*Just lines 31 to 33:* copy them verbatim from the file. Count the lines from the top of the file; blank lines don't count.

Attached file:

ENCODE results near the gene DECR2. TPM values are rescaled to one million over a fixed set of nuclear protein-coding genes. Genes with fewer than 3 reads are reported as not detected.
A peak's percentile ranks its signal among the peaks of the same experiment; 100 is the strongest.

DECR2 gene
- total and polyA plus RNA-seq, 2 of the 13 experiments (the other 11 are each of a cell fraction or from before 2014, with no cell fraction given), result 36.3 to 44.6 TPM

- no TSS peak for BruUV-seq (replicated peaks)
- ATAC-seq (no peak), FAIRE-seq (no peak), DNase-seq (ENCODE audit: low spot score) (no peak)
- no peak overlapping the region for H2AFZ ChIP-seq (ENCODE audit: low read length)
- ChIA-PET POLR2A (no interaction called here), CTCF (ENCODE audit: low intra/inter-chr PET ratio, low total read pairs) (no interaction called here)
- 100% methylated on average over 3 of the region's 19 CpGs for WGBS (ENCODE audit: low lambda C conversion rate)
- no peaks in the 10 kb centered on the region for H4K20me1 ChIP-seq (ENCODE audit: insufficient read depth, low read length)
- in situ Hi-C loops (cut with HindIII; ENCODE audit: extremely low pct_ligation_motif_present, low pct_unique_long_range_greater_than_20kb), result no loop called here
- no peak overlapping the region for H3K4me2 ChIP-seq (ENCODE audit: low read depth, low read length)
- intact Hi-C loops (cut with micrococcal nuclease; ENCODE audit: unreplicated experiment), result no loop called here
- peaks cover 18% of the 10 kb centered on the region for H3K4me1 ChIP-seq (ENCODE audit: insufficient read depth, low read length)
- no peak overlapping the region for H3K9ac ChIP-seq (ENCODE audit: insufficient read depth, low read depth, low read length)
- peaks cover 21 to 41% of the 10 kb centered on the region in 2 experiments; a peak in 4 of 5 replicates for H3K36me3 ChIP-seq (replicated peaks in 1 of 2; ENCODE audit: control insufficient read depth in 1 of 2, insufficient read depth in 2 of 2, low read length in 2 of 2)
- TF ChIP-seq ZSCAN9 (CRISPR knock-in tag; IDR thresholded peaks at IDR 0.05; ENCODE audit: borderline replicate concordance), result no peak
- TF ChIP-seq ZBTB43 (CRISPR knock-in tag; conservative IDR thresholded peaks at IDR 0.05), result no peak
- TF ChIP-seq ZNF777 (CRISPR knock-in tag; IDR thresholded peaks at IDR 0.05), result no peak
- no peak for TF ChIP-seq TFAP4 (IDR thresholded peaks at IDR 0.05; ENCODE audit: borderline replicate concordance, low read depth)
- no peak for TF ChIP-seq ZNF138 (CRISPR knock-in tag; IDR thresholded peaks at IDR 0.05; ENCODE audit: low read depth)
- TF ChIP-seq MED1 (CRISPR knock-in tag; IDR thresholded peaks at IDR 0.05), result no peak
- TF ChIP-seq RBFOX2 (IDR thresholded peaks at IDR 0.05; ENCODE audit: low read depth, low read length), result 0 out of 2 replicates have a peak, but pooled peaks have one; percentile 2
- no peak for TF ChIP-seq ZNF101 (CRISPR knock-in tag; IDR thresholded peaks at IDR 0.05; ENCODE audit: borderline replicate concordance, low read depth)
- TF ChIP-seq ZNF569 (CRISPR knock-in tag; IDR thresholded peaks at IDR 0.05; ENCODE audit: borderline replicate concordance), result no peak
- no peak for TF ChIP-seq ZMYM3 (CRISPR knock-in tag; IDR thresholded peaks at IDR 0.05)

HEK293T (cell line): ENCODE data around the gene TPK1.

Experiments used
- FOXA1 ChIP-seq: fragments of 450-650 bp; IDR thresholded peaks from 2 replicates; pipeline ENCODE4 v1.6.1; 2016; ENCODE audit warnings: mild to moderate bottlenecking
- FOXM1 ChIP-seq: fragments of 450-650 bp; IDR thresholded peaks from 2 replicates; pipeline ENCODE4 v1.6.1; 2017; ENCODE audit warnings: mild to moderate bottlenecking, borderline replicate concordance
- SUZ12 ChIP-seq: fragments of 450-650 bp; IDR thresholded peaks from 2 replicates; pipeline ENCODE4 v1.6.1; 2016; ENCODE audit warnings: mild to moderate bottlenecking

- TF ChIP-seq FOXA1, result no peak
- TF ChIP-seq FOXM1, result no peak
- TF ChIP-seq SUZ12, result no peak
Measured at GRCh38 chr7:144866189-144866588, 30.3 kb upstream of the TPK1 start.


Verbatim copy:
- SUZ12 ChIP-seq: fragments of 450-650 bp; IDR thresholded peaks from 2 replicates; pipeline ENCODE4 v1.6.1; 2016; ENCODE audit warnings: mild to moderate bottlenecking

- TF ChIP-seq FOXA1, result no peak
- TF ChIP-seq FOXM1, result no peak